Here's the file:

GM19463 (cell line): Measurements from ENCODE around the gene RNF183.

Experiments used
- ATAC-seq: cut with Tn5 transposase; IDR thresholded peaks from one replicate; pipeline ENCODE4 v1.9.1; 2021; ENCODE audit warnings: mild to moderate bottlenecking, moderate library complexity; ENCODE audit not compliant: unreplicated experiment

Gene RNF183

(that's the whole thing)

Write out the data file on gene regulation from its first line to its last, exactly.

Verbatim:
GM19463 (cell line): Measurements from ENCODE around the gene RNF183.

Experiments used
- ATAC-seq: cut with Tn5 transposase; IDR thresholded peaks from one replicate; pipeline ENCODE4 v1.9.1; 2021; ENCODE audit warnings: mild to moderate bottlenecking, moderate library complexity; ENCODE audit not compliant: unreplicated experiment

Gene RNF183